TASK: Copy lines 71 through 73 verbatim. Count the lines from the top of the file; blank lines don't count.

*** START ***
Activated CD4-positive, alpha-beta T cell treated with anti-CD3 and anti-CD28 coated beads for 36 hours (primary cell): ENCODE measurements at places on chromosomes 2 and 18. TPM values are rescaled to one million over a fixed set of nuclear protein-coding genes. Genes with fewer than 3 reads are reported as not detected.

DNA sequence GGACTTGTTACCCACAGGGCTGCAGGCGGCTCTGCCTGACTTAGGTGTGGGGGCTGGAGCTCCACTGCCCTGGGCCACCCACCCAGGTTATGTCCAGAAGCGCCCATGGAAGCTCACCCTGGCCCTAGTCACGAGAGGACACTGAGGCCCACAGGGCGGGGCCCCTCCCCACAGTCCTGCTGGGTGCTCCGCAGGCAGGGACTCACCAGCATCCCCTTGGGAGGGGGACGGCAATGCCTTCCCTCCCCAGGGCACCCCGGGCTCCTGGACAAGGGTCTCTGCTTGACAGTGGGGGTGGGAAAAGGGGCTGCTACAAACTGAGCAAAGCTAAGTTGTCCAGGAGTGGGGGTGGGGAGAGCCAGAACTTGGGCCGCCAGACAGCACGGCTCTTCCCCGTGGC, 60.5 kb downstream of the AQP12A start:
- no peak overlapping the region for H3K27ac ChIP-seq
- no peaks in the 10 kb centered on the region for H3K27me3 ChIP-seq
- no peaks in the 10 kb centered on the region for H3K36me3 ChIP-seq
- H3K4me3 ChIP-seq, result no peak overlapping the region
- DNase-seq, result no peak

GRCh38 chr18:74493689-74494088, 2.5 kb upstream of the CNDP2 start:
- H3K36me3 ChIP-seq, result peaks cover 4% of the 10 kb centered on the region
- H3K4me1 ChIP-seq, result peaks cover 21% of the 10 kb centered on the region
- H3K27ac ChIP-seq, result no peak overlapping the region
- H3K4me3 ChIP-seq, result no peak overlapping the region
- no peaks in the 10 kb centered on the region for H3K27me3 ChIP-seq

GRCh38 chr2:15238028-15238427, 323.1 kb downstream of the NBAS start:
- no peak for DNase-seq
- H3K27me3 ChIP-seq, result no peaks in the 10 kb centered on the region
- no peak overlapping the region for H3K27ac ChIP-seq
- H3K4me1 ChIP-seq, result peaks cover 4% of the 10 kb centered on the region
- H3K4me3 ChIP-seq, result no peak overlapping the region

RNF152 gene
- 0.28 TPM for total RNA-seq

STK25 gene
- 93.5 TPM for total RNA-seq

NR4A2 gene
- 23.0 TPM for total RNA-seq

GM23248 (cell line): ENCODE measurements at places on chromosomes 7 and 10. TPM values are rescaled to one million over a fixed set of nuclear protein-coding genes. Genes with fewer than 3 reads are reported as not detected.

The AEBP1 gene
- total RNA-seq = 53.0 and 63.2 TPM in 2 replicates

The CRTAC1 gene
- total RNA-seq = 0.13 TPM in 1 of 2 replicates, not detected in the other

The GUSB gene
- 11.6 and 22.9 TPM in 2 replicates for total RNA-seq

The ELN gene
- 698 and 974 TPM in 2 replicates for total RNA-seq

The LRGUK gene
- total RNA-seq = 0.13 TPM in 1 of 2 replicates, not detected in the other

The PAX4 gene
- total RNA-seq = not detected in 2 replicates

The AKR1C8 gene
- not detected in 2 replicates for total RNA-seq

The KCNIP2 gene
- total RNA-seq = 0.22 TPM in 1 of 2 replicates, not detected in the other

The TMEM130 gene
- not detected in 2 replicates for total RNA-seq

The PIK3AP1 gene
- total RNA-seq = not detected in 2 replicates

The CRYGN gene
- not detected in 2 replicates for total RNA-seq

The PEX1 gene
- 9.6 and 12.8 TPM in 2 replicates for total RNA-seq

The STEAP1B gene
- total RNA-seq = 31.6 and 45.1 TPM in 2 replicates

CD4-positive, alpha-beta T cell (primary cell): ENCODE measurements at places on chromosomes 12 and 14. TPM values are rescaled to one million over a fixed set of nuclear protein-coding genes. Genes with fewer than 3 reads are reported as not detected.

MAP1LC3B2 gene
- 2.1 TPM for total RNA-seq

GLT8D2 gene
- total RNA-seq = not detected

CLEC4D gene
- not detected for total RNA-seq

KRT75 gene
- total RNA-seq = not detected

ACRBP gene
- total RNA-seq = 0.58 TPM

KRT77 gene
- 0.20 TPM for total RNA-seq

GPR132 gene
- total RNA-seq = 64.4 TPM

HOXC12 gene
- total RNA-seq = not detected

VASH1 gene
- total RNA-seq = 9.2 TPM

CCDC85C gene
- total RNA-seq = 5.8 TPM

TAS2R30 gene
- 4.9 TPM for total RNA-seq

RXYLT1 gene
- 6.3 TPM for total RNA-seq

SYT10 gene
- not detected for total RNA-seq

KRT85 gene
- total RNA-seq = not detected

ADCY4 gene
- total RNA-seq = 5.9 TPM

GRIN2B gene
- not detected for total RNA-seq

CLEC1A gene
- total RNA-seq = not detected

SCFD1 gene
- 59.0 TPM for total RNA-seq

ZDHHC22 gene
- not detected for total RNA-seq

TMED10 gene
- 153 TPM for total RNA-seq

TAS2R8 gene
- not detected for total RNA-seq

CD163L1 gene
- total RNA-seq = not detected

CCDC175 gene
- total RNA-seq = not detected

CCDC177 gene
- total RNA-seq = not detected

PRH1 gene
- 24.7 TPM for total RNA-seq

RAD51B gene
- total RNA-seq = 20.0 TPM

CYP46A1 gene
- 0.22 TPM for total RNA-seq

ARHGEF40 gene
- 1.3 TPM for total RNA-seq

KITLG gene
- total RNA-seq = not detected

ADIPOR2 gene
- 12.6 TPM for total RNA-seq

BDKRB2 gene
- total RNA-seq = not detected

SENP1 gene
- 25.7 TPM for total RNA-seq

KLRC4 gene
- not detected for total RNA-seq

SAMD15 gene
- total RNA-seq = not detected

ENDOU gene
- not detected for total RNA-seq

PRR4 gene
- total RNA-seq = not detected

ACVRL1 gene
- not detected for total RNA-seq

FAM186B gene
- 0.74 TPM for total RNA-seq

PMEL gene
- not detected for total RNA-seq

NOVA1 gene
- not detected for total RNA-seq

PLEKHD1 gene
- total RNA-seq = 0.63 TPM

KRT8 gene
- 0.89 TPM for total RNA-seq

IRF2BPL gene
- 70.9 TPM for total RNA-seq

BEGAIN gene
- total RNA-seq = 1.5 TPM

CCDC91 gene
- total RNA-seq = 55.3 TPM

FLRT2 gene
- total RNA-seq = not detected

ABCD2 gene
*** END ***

- total RNA-seq = 9.2 TPM

CCDC85C gene
- total RNA-seq = 5.8 TPM